The forthcoming production of the musical Oliver in the town has brought to mind Wellington’s own workhouse, which stood in the centre of town just off North St. Had young Oliver Twist ever seen this imposing building, the boy would have understood its function instinctively.
Wellington Workhouse was the first to be built after the Poor Law Amendment Act of 1834, which ordered that every area in England and Wales should have a purpose built place to house the poor. It was an imposing building with a central block and two wings. Men and women had to live separately and only infants could stay with their mothers; older children were cared for in a different part of the building. When the children were old enough they were sent out to work or apprenticed.
The Workhouse took in the poor of Wellington and eighteen surrounding parishes, known as the Wellington Poor Law Union. It was run by a Board of Guardians. These were influential people from the each of the parishes in the Union. They decided on the work done by the inmates, the allowance for food and appointed the Master and Matron who had the day to day responsibility for running the place.
Breaking stones for road building and repairs was one of the tasks for the men, while the women cleaned, sewed and cooked. The names of the inmates of the Workhouse can be found in the censuses for Wellington and the names of the members of Board of Guardians and the Master and Matron are published in the town directories of which the Wellington Museum has a good collection.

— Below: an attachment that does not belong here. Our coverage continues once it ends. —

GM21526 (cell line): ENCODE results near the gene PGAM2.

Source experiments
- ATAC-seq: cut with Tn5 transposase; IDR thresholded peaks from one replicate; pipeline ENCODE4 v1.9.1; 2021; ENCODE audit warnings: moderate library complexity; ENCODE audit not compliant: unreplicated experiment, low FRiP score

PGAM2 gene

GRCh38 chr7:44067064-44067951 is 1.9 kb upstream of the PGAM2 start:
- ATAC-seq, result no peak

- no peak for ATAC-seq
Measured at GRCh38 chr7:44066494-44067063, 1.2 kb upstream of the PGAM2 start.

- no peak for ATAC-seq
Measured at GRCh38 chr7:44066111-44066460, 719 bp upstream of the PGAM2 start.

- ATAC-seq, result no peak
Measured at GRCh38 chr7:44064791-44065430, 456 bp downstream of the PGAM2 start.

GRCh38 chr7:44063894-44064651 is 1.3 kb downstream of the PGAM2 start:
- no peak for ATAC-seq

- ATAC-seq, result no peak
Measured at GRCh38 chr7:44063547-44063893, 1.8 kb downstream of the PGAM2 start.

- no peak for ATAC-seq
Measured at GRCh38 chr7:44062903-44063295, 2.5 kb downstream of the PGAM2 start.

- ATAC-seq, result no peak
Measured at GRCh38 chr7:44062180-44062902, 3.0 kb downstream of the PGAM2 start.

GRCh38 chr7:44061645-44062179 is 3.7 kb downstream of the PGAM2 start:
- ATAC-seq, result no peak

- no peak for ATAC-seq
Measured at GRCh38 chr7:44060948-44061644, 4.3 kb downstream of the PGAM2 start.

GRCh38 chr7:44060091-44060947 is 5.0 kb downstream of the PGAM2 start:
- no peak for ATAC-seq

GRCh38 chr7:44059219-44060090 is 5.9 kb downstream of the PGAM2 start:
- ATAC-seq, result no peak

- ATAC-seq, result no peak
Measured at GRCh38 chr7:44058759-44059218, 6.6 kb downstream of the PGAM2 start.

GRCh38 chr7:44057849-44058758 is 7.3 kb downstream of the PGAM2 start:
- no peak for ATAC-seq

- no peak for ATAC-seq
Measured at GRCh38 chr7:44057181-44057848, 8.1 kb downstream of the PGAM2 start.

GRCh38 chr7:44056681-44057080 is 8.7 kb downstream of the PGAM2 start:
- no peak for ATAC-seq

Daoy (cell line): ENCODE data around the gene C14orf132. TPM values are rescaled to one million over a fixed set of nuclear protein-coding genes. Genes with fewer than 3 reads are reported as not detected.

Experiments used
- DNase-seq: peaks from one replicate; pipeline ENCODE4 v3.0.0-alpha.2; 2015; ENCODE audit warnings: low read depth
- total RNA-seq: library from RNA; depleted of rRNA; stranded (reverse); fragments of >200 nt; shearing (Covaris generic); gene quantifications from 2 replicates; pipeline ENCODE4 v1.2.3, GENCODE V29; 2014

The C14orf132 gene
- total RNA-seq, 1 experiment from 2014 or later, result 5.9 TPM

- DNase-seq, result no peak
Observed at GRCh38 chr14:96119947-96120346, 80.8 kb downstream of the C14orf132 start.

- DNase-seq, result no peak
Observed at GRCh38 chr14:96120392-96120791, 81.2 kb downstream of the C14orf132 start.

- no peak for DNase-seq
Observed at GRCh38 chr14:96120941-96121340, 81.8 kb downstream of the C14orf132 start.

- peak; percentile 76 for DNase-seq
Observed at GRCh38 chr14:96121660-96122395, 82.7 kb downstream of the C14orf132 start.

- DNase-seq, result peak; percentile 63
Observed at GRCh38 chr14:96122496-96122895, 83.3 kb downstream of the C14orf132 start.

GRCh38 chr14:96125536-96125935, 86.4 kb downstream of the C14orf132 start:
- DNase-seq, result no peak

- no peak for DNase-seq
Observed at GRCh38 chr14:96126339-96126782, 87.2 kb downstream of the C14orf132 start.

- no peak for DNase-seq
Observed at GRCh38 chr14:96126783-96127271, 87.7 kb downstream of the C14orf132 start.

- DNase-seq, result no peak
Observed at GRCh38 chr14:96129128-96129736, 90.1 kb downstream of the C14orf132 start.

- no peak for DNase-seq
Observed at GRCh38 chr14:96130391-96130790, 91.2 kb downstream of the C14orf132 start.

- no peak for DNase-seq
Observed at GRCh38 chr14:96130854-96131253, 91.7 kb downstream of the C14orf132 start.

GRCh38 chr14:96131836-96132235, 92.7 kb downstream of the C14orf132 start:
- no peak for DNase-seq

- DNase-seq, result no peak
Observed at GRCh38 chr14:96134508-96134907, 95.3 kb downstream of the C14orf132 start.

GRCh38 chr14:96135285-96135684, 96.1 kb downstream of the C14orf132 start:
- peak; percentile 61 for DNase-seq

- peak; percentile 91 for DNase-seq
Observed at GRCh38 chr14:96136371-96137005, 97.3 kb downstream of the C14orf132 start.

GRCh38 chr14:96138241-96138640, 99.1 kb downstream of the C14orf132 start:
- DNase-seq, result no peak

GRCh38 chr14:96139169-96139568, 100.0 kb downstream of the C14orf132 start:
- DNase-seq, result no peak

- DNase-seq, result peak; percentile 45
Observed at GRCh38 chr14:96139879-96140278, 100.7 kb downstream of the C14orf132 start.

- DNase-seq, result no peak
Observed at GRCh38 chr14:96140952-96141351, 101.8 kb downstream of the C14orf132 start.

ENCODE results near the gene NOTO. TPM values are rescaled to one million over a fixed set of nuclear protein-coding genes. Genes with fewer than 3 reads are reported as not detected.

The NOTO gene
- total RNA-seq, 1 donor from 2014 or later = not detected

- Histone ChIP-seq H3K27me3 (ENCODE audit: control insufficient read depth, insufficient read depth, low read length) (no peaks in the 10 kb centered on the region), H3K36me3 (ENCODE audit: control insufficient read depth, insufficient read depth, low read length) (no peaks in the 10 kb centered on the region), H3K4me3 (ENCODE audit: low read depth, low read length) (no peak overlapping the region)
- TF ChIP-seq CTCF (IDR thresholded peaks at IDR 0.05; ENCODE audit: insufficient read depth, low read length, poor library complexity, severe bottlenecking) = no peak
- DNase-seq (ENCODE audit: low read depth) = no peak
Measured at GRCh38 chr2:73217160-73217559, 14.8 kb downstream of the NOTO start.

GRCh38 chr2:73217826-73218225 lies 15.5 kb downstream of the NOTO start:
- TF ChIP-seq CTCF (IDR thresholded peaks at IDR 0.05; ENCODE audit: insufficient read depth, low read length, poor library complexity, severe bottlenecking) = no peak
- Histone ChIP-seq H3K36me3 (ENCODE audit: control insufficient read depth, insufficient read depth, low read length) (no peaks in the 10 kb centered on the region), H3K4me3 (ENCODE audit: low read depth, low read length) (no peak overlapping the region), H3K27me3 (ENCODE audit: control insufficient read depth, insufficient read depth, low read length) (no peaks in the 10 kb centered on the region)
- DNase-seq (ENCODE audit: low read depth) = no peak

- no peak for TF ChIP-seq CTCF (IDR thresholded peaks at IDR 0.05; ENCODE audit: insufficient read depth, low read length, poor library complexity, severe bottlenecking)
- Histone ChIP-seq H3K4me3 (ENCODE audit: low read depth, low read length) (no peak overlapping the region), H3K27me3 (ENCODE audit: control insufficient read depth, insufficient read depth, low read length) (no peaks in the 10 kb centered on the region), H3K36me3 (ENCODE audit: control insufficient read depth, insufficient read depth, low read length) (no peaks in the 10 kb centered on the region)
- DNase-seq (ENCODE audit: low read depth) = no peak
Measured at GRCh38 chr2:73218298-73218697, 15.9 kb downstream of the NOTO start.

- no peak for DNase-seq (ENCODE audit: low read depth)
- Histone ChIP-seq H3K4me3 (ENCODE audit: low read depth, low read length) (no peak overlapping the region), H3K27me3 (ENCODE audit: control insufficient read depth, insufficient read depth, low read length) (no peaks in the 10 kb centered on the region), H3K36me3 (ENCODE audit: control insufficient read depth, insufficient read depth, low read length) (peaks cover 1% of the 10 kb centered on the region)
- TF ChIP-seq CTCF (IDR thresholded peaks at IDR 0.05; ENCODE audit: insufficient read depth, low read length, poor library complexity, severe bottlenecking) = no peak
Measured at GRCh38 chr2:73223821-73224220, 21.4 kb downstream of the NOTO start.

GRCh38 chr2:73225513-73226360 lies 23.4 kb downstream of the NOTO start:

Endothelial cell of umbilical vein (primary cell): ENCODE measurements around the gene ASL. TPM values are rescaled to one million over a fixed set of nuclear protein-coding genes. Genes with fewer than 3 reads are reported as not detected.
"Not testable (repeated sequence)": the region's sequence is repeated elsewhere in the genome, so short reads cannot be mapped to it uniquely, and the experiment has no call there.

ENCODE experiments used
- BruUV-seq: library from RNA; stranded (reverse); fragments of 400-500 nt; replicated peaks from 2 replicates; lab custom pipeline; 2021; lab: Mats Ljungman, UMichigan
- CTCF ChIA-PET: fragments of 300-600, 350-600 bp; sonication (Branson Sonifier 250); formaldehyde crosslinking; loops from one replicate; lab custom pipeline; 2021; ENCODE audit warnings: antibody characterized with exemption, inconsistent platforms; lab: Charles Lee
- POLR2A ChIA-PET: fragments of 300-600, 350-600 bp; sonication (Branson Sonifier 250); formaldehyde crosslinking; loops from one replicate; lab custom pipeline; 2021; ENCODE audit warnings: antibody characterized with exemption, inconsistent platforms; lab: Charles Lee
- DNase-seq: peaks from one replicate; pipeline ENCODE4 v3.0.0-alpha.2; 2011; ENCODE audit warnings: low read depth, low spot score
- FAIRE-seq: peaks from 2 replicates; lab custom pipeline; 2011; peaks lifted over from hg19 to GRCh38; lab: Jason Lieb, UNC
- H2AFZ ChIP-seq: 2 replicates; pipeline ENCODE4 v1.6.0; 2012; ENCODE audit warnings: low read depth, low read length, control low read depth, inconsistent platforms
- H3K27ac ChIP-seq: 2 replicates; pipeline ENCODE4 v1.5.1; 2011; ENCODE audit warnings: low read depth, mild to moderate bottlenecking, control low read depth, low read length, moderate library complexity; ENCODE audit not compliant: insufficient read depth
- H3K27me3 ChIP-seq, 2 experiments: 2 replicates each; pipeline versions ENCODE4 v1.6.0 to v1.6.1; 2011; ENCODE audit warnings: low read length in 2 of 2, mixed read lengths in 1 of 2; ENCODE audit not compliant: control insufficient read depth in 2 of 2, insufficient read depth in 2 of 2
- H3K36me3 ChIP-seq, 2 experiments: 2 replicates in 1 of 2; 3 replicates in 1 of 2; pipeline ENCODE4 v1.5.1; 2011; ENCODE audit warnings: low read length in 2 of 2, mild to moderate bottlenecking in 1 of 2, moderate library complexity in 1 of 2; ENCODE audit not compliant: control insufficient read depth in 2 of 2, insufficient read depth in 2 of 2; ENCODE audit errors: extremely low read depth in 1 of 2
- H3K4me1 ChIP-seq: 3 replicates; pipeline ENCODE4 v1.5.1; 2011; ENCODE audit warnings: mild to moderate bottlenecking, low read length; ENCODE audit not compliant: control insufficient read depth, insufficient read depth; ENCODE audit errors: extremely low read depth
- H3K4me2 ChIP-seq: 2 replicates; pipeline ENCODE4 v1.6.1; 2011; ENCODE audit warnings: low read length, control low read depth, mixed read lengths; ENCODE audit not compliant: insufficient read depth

Workhouses were closed after 1930 and the Wellington one became a known as The Lodge, a home for the elderly. The original building was demolished in 1973 and replaced with the development of council owned retirement flats and bungalows known as Lodge Close. The gates of the old Workhouse can still be seen in North Street just behind the bus stop. Northfield Lodge was the registry of the Workhouse and stood within its grounds.
The same Board of Guardians administered an orphanage which was in Mantle St and was open until the 1960s. The museum has very little information about it but would like to hear from anyone who has memories or memorabilia involving the Wellington Orphanage.